More than 1100 doctors, psychiatrists and other healthcare professionals have demanded the immediate release of people in Australia’s immigration centres to safeguard them against coronavirus.
David Isaacs, a paediatric infectious diseases professor at the University of Sydney, wrote to Home Affairs Minister Peter Dutton demanding the 1440 refugees and asylum seekers in mainland centres be released.
“Failure to take action to release people seeking asylum and refugees from detention will not only put them at greater risk of infection and possibly death,” he wrote.
“It also risks placing a greater burden on wider Australian society and the health care system.”
The letter is co-signed by 1183 doctors, psychiatrists, professors and other healthcare workers.
Even though no detainee has tested positive, Professor Isaacs said detention centres and hotels used after people were transferred from Manus Island and Nauru under medevac laws were a high risk for coronavirus.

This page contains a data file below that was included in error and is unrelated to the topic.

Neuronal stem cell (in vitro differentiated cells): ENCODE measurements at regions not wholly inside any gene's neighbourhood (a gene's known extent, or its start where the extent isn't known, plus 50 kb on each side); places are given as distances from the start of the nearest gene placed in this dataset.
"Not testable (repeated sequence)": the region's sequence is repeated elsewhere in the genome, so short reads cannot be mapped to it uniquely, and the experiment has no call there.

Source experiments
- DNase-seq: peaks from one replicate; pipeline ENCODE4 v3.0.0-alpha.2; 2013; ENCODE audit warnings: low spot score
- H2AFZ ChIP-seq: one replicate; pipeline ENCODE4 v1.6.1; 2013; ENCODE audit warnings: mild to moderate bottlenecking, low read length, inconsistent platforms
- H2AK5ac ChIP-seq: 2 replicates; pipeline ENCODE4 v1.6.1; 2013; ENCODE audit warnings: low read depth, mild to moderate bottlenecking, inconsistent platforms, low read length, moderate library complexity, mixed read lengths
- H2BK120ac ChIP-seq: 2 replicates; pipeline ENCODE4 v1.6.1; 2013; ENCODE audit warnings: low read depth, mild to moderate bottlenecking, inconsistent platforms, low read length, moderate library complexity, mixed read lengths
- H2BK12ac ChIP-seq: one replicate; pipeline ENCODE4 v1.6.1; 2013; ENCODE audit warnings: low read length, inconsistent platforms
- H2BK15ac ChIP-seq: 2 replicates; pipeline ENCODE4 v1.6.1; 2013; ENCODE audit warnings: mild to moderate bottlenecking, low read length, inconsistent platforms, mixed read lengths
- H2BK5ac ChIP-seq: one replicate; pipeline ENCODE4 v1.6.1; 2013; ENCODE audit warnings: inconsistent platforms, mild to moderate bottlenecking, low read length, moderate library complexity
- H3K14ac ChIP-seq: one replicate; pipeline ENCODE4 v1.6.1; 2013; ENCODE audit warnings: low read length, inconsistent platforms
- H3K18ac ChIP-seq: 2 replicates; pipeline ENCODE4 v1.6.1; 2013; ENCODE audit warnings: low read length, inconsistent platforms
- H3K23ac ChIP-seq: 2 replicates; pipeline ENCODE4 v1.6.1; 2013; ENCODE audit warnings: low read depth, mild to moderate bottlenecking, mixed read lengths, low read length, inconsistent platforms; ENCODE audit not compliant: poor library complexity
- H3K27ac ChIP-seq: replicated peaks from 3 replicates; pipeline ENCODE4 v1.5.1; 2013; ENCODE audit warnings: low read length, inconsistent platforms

A Brisbane immigration detention guard tested positive for the disease last month, sparking fears the virus could spread throughout the centre.
A Home Affairs spokesperson said the staff member had not worked in a detention facility since March 7 and no detainees have tested positive.
“Infection control plans are in place and plans to manage suspected cases of COVID-19 have been developed and tested,” the spokesperson told AAP.
“Detainees displaying any COVID-19 symptoms may be quarantined and tested in line with advice from health officials and in accordance with the broader Commonwealth response.”
Prof Issacs’ letter calls for the immediate release of asylum seekers and refugees on public health and humanitarian grounds.
But Home Affairs pointed to a new regime responding to coronavirus.
“A range of measures have been introduced, and are being continually reviewed, to keep detainees and staff informed of preventive measures and personal hygiene standards,” the spokesperson said.
“In addition to regular daily cleaning, increased cleaning of communal areas, high traffic areas and common touch points is occurring.”